Let's set aside the absurd Lincoln comparison. 41 was no more Lincolnesque than so many of the Johnny-come-lately R's who try to burnish their record of racism, greed, and stupidity with some laughably spurious connection to Honest Abe.

Right over the convenient? Nope. When Bush had the opportunity to spill the beans on Iran Contra, an illegal, astoundingly unconstitutional move to sell weapons to our sworn enemies for political gain, he knuckled under and went along to get along. So much for courage.

Hope rather than fear? Forget that thousand points of light scam. The whole idea there was a Reaganesque "government is bad so it's all up to you" broadside. And leave us not forget that Poppy routinely went along with the up and coming troglodytes led by the lying scam artist Newt Gingrich, who preached fear, fear, fear, and hatred of anyone who didn't agree with our side. So much for hope.

As for heeding our best instincts as opposed to worst impulses, Bush went along with the government haters and did his infamously stupid John Wayne "Read My Lips" bullshit in order to stoke the fires of ignorance in hopes of getting re-elected. Also, deciding to invade Iraq so that he wouldn't look wimpy, he opened the door to a Middle East malaise that makes the 1970's problems look positively quaint. So much for best instincts.

Did he do some good things? Sure. Unlike Trump (and most of his son's history), he did a few good things. But to con the public into comparing this guy with Lincoln is the sort of canard that a real historian should be ashamed of. I hearby resolve never to read another bullshit book (or article) by Jon Meacham.


Reader Comments (9)

Thank you, Akhilleus, for your excellent take-down of Meacham’s praises sung (both self-reflected and sycophantic).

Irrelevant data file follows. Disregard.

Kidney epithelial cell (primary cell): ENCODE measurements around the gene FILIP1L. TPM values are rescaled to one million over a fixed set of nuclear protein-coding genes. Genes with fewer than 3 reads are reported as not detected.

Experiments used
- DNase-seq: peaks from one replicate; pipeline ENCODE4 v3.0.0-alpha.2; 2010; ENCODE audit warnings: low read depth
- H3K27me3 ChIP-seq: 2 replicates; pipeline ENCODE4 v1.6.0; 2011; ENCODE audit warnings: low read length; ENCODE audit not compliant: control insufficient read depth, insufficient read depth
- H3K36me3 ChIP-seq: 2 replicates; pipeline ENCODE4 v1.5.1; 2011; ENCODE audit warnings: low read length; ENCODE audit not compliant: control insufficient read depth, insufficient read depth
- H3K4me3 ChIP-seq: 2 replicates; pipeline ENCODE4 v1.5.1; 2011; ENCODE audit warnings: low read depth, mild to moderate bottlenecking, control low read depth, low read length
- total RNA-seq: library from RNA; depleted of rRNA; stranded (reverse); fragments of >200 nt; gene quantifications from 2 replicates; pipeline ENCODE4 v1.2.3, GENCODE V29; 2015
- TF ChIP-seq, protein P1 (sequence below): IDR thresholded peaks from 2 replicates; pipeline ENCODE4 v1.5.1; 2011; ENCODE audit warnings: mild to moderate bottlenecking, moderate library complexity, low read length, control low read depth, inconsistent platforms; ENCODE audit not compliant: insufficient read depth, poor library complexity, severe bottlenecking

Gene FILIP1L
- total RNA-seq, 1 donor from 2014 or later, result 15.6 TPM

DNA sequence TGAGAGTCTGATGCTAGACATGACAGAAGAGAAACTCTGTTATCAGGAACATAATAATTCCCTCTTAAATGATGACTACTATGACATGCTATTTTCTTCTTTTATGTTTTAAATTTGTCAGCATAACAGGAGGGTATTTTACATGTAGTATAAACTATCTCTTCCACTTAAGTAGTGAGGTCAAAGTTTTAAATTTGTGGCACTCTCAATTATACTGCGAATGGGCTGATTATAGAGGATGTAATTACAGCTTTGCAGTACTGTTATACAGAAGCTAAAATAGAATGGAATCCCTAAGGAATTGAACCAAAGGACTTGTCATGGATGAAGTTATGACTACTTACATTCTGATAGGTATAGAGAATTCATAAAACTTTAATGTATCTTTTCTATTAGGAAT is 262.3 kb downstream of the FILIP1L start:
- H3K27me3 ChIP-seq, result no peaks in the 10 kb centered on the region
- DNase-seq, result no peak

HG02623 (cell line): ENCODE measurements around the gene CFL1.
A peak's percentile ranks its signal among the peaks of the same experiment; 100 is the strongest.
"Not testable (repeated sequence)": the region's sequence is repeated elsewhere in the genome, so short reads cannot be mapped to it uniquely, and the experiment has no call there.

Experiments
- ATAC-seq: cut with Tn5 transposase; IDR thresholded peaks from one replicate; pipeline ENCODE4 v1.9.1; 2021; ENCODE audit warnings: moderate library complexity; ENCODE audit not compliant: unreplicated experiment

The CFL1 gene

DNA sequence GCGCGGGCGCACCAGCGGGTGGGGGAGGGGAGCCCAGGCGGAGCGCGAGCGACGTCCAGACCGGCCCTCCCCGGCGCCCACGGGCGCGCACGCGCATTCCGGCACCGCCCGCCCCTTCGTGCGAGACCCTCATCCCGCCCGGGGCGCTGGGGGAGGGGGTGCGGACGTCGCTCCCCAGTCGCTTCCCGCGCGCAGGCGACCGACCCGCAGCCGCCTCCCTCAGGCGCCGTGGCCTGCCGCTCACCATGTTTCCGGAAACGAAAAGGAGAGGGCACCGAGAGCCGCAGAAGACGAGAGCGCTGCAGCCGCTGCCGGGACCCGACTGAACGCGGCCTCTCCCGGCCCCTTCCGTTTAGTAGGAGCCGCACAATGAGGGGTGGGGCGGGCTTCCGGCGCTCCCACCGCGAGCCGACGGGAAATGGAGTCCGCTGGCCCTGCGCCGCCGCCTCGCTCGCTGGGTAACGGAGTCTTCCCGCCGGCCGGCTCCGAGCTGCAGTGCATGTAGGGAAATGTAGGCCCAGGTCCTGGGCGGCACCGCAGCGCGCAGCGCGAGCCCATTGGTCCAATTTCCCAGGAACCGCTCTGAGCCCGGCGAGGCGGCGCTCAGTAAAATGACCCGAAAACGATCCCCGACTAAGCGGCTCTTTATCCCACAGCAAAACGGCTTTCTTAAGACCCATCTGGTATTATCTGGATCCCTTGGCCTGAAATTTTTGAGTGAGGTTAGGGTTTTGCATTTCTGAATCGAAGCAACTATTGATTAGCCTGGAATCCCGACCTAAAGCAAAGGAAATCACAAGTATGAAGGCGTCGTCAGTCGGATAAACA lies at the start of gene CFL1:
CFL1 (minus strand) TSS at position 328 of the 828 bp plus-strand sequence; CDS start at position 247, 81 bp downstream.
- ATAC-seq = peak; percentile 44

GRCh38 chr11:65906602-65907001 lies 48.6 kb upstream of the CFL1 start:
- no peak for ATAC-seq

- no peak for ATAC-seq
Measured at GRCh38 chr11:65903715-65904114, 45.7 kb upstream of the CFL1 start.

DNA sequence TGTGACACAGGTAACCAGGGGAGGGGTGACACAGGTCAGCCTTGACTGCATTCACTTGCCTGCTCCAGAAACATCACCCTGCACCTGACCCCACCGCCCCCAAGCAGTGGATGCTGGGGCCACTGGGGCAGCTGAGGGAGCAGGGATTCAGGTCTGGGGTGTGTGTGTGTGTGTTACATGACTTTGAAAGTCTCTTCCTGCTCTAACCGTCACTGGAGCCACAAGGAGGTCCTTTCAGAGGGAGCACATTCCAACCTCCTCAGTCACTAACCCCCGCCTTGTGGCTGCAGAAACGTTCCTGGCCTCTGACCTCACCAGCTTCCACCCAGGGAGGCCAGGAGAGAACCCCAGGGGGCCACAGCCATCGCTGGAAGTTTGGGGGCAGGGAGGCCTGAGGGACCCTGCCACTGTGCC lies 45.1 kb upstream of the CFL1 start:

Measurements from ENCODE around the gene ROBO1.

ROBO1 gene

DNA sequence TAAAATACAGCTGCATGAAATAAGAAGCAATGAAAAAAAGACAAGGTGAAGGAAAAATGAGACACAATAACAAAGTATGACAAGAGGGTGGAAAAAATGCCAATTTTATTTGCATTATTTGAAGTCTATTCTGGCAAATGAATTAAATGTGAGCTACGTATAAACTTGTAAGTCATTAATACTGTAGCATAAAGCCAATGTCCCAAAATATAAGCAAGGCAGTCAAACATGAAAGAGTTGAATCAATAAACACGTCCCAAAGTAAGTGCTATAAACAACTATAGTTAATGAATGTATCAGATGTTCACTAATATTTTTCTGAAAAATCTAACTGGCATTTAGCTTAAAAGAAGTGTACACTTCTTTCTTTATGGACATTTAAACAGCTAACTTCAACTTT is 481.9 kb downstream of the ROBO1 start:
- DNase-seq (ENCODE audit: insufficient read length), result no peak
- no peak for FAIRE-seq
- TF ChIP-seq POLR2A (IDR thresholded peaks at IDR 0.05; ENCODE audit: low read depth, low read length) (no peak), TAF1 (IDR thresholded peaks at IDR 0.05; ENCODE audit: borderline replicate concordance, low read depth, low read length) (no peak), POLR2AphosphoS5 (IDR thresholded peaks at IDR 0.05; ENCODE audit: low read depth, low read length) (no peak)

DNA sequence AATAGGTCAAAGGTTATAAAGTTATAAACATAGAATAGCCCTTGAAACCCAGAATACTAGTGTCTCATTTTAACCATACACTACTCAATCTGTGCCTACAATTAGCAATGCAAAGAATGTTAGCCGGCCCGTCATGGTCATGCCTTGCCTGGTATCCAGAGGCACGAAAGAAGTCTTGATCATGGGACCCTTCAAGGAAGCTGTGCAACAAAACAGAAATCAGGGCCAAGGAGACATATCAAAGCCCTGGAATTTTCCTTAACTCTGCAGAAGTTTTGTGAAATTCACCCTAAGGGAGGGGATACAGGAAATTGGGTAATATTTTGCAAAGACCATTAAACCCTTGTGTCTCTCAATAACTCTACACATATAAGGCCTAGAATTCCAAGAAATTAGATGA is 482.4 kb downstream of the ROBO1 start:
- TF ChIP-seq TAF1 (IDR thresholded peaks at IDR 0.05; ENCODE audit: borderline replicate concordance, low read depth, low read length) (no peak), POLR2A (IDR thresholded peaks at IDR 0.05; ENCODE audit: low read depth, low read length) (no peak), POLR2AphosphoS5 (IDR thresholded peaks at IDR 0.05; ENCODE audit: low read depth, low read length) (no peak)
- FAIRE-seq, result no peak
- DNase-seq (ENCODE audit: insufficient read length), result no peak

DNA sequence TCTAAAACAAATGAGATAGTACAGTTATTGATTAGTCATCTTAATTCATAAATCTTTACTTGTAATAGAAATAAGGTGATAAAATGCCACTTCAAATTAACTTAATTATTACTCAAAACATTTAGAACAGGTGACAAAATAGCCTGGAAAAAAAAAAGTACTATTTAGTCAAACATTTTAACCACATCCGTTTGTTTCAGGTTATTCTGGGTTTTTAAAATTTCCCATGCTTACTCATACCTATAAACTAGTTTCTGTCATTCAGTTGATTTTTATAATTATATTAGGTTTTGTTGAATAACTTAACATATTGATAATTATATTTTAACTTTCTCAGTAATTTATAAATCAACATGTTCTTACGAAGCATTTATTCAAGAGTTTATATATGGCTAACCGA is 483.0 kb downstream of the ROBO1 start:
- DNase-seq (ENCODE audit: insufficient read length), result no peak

Let us also not forget Herbert Walker’s silence regarding AIDS and his belief that LGBT persons were not “normal”. I can attest that none of my gay buddies feel any gratitude at his having “mellowed” (self-attribution) regarding these subjects until long out of office and, perhaps, contemplating his own mortality.

December 5, 2018 | Unregistered CommenterAuntHattie

Several days ago Chris Hayes had on Jennifer Rubin and Charlie Pierce and they were discussing Poppy Bush's legacy. Ole Charlie started in on Bush's Iran/Contra involvement among other things but Rubin wouldn't have it––the two of them started in on each other–-reminded me of two cats in an alley. Chris, not wanting any claw scratching spoiling his space went for a commercial and said bye, bye to J. and C.

I suppose it's bad form to diss the dead, especially in this era where our "Fatty" in charge is charged with so much corruption. Instead of Meachan's encomium of Bush, wouldn't it been grand to have him compared to the guy sitting out front in the first row. But of course that would not have been cricket.

It's clear that Bush was beloved by his family and friends and that he had some wonderful qualities. The fact that he could be ruthless and insensitive in some policy decisions is par for the course even though as many said today–-"He was always for the country not for himself" which almost made me lose my grilled cheese.